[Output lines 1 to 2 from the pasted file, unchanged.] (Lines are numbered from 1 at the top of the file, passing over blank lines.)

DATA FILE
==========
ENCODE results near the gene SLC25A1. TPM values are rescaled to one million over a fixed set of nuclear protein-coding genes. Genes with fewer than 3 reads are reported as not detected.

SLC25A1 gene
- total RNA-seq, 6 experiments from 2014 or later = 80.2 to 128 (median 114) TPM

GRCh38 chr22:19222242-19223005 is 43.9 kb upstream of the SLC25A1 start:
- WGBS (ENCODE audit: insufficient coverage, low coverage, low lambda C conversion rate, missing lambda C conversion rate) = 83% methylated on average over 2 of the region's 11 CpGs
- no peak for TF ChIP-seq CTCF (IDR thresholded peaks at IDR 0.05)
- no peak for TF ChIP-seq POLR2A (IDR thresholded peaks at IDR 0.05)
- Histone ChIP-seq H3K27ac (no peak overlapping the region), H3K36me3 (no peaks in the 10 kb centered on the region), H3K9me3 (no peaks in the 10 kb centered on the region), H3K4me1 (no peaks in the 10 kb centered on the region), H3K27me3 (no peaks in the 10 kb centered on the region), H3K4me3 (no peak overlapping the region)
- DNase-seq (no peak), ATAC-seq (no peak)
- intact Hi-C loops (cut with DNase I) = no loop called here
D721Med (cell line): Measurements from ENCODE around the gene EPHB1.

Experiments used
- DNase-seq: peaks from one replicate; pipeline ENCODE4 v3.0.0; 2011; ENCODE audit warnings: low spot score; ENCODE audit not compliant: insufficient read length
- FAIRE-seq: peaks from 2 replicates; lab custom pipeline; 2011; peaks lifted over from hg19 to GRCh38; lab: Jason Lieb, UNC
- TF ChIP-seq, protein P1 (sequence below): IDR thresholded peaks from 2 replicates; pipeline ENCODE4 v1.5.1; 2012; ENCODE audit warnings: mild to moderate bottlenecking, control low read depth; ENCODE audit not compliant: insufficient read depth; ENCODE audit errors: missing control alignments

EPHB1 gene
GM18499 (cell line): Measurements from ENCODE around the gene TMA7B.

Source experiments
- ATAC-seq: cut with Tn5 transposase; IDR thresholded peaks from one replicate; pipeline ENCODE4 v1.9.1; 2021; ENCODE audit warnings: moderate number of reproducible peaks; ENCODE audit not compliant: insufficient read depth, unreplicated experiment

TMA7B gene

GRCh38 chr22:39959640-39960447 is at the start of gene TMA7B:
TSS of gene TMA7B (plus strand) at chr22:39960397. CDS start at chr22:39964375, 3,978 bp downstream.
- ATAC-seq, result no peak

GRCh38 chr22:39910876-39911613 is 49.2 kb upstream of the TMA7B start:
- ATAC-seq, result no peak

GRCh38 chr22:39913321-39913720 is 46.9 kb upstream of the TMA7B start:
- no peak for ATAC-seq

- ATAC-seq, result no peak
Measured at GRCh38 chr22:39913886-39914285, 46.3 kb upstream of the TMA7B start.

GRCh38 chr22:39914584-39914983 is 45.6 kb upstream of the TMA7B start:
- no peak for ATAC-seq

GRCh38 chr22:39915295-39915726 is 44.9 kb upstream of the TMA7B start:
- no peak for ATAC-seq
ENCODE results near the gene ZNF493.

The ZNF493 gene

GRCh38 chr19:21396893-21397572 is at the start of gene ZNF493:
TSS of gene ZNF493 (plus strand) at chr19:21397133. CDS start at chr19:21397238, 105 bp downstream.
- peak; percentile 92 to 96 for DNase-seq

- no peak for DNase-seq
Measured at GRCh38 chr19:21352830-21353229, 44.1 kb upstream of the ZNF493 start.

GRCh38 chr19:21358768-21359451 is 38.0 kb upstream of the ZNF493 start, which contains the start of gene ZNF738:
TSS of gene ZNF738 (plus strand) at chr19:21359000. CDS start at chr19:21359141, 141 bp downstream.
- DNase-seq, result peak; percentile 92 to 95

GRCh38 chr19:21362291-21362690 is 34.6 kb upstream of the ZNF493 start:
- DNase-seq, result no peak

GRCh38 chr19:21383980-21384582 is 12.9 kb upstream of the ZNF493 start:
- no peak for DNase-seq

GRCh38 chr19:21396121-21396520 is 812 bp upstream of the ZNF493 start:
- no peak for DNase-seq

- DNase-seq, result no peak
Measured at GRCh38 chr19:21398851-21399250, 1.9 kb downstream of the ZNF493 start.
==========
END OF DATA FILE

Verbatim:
ENCODE results near the gene SLC25A1. TPM values are rescaled to one million over a fixed set of nuclear protein-coding genes. Genes with fewer than 3 reads are reported as not detected.

SLC25A1 gene